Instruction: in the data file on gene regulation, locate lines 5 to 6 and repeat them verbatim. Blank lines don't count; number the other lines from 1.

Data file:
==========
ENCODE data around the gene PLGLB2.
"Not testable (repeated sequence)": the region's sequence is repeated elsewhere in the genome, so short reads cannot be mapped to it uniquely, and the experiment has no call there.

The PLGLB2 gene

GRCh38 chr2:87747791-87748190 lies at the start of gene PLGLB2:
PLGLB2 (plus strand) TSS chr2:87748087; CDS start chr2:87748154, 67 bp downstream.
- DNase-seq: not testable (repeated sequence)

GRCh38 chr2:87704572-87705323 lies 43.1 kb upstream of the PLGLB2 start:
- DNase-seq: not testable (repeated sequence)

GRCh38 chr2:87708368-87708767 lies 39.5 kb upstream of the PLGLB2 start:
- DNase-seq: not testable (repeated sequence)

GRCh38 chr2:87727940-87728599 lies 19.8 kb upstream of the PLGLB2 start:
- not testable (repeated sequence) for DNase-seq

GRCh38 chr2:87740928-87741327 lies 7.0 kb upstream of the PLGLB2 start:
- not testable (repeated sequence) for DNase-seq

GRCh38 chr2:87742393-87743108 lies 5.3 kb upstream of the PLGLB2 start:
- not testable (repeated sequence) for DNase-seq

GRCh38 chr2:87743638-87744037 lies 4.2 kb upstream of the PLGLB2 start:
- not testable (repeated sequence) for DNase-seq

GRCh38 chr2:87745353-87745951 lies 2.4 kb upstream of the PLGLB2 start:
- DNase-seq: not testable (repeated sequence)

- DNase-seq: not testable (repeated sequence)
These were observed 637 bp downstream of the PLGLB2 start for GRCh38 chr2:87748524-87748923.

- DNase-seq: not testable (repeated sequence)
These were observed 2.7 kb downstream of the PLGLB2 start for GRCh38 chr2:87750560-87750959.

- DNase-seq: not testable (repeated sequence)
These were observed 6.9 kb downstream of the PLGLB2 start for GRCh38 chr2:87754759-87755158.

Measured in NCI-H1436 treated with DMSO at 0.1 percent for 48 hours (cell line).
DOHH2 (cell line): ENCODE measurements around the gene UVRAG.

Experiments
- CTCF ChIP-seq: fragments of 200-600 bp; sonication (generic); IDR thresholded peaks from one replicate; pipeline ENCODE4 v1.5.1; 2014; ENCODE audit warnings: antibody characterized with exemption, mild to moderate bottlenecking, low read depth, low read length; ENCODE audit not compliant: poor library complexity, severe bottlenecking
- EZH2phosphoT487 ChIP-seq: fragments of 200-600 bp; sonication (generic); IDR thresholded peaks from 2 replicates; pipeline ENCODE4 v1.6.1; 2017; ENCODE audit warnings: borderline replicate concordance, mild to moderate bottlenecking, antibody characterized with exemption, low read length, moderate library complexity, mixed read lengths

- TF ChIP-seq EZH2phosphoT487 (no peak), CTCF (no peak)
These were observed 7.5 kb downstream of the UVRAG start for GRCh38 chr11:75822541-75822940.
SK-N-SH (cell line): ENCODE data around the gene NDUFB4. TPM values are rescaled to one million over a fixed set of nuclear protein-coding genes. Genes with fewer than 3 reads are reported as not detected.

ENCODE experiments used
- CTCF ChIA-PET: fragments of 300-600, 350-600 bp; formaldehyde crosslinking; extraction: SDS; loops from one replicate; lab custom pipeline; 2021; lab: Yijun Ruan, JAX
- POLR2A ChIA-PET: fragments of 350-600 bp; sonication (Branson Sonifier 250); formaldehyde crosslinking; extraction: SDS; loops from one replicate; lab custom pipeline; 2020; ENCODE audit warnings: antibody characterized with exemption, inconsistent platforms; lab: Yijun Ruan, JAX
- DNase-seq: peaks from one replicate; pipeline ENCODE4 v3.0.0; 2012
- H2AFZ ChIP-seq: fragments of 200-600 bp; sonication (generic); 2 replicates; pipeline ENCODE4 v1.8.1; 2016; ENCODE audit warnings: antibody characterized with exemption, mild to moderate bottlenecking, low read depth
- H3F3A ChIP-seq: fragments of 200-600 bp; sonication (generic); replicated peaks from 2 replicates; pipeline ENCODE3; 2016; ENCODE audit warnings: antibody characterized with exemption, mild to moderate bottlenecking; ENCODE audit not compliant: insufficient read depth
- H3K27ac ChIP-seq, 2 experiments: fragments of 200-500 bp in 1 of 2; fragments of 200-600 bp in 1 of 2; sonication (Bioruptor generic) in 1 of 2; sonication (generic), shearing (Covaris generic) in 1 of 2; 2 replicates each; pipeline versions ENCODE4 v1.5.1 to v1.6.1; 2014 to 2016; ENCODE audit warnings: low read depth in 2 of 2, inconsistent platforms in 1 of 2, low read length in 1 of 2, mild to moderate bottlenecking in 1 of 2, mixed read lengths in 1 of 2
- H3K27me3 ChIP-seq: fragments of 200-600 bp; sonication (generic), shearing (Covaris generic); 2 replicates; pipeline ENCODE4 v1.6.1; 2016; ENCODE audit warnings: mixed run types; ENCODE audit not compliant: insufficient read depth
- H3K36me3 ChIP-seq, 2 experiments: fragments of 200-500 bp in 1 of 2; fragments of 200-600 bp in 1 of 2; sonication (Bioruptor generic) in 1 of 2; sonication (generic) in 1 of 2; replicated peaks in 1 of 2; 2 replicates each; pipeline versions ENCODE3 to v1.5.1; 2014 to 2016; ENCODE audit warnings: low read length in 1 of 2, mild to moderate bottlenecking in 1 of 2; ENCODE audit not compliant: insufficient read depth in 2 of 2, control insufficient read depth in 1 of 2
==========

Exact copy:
PLGLB2 (plus strand) TSS chr2:87748087; CDS start chr2:87748154, 67 bp downstream.
- DNase-seq: not testable (repeated sequence)